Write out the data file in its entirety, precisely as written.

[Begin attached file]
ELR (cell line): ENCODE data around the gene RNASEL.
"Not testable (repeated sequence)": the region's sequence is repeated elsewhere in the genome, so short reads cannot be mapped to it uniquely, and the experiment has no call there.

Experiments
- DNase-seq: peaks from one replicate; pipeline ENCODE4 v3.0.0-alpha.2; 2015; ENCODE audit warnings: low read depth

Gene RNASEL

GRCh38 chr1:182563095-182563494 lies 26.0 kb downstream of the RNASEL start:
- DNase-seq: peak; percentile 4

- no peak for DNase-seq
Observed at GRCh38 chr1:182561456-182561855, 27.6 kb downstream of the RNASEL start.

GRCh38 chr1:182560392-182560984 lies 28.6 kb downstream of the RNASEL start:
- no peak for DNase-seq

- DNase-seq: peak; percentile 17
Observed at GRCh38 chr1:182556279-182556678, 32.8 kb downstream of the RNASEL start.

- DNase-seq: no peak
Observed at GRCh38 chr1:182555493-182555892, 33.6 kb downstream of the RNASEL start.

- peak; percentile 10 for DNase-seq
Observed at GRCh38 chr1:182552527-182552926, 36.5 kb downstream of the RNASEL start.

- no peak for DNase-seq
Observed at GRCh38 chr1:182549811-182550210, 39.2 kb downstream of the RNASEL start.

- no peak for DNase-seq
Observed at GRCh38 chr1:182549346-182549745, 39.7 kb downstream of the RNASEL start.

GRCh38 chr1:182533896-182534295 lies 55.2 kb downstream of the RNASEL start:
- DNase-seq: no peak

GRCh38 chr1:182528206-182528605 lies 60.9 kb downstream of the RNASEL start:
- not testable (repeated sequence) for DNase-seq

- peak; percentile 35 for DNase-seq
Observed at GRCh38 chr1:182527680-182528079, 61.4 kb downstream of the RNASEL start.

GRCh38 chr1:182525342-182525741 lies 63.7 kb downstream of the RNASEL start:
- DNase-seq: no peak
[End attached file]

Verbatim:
ELR (cell line): ENCODE data around the gene RNASEL.
"Not testable (repeated sequence)": the region's sequence is repeated elsewhere in the genome, so short reads cannot be mapped to it uniquely, and the experiment has no call there.

Experiments
- DNase-seq: peaks from one replicate; pipeline ENCODE4 v3.0.0-alpha.2; 2015; ENCODE audit warnings: low read depth

Gene RNASEL

GRCh38 chr1:182563095-182563494 lies 26.0 kb downstream of the RNASEL start:
- DNase-seq: peak; percentile 4

- no peak for DNase-seq
Observed at GRCh38 chr1:182561456-182561855, 27.6 kb downstream of the RNASEL start.

GRCh38 chr1:182560392-182560984 lies 28.6 kb downstream of the RNASEL start:
- no peak for DNase-seq

- DNase-seq: peak; percentile 17
Observed at GRCh38 chr1:182556279-182556678, 32.8 kb downstream of the RNASEL start.

- DNase-seq: no peak
Observed at GRCh38 chr1:182555493-182555892, 33.6 kb downstream of the RNASEL start.

- peak; percentile 10 for DNase-seq
Observed at GRCh38 chr1:182552527-182552926, 36.5 kb downstream of the RNASEL start.

- no peak for DNase-seq
Observed at GRCh38 chr1:182549811-182550210, 39.2 kb downstream of the RNASEL start.

- no peak for DNase-seq
Observed at GRCh38 chr1:182549346-182549745, 39.7 kb downstream of the RNASEL start.

GRCh38 chr1:182533896-182534295 lies 55.2 kb downstream of the RNASEL start:
- DNase-seq: no peak

GRCh38 chr1:182528206-182528605 lies 60.9 kb downstream of the RNASEL start:
- not testable (repeated sequence) for DNase-seq

- peak; percentile 35 for DNase-seq
Observed at GRCh38 chr1:182527680-182528079, 61.4 kb downstream of the RNASEL start.

GRCh38 chr1:182525342-182525741 lies 63.7 kb downstream of the RNASEL start:
- DNase-seq: no peak